AS2 version is quite trivial, however AS3 one requires some explanation. First of all, the line that says connectionAS3.client = this; is very important as it points to object that will handle the incoming function calls, without it the application will simply not work. StatusEvent is added to the LocalConnection only to stop Flash from throwing any errors before the connection is established.
Oh and texts put into the connect() functions are different to allow for bidirectional communication.
Okay, now that we have AS2 and AS3 ready to exchange commands, it is time to create function that will send them. Also, to get a better feedback on the whole process we will include TextFields to display the information. For ActionScript3 it will be:
var tf:TextField = new TextField();
tf.text = "No Messages";

function messageFromAS2(msg:String,nx:Number,ny:Number):void {
	tf.text = msg+" "+nx+" "+ny;
	tf.x = nx;
	tf.y = ny;
While for ActionScript2 it will be:
var tf:TextField = this.textMsg;
tf.text = "No Messages";

connectionAS2.messageFromAS3 = function(msg:String,nx:Number,ny:Number):Void {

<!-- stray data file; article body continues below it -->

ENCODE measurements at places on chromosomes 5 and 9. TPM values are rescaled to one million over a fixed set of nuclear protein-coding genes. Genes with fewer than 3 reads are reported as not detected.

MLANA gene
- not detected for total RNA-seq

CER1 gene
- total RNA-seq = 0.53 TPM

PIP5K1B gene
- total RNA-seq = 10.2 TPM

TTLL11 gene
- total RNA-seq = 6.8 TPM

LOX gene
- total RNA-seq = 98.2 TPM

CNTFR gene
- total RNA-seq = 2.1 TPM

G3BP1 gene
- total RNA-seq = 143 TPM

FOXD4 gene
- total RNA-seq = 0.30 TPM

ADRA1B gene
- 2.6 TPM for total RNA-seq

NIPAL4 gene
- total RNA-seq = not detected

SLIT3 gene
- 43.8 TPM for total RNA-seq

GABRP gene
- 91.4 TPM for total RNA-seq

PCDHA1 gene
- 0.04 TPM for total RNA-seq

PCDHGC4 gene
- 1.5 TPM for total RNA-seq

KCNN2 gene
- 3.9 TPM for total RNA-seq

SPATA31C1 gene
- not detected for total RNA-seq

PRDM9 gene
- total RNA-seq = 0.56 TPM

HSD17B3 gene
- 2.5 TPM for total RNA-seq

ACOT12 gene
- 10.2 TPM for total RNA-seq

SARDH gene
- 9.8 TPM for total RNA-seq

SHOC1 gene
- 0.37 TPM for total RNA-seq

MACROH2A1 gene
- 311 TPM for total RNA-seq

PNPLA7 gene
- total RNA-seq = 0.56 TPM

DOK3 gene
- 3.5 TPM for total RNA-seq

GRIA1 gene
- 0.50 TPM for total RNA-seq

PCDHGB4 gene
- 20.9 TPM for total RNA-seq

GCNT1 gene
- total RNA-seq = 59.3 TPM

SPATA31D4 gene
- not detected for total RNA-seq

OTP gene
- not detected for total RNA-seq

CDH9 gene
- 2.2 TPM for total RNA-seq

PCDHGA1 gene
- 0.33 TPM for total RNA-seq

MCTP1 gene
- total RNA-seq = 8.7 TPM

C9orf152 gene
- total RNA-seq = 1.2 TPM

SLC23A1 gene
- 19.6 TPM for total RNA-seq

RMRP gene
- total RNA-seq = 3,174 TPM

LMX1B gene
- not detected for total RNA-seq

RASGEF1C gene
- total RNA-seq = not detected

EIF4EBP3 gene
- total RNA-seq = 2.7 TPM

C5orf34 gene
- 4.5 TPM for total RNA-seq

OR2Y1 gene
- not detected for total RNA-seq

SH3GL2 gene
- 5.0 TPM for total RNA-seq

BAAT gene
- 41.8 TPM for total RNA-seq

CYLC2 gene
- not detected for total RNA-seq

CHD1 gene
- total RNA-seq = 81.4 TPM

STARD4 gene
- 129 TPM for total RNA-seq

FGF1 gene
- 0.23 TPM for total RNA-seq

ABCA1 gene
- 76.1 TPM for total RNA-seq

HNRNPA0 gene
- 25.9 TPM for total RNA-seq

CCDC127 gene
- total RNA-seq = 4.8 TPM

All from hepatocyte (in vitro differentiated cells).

tf.text = msg+" "+nx+" "+ny;
	tf._x = nx;
	tf._y = ny;
One last thing remaining now is to fire up those functions - Mouse Events will do the trick. For ActionScript3:
function onMove(e:MouseEvent):void {
	try {
		connectionAS3.send("LocalConnectionTestAS2","messageFromAS3","AS3 MouseEvent",e.stageX,e.stageY);
	} catch(e:Error) {
For ActionScript2:
this.onMouseMove = function():Void {
	try {
		connectionAS2.send("LocalConnectionTestAS3","messageFromAS2","AS2 Mouse Event",_root._xmouse,_root._ymouse);
	} catch(e) {
In both cases try-catch is used to stop Flash from throwing errors before the connection is established.
In action, the whole thing will look like this:
Source code:

By the way, if you ever find yourself in a situation where you need to access an AS2 file that does not support LocalConnections and can't be modified, I suggest creating a separate SWF file in ActionScript2, then loading (loadMovie() function) the target file to read all the necessary information and send them further down the line wherever you like using LocalConnection.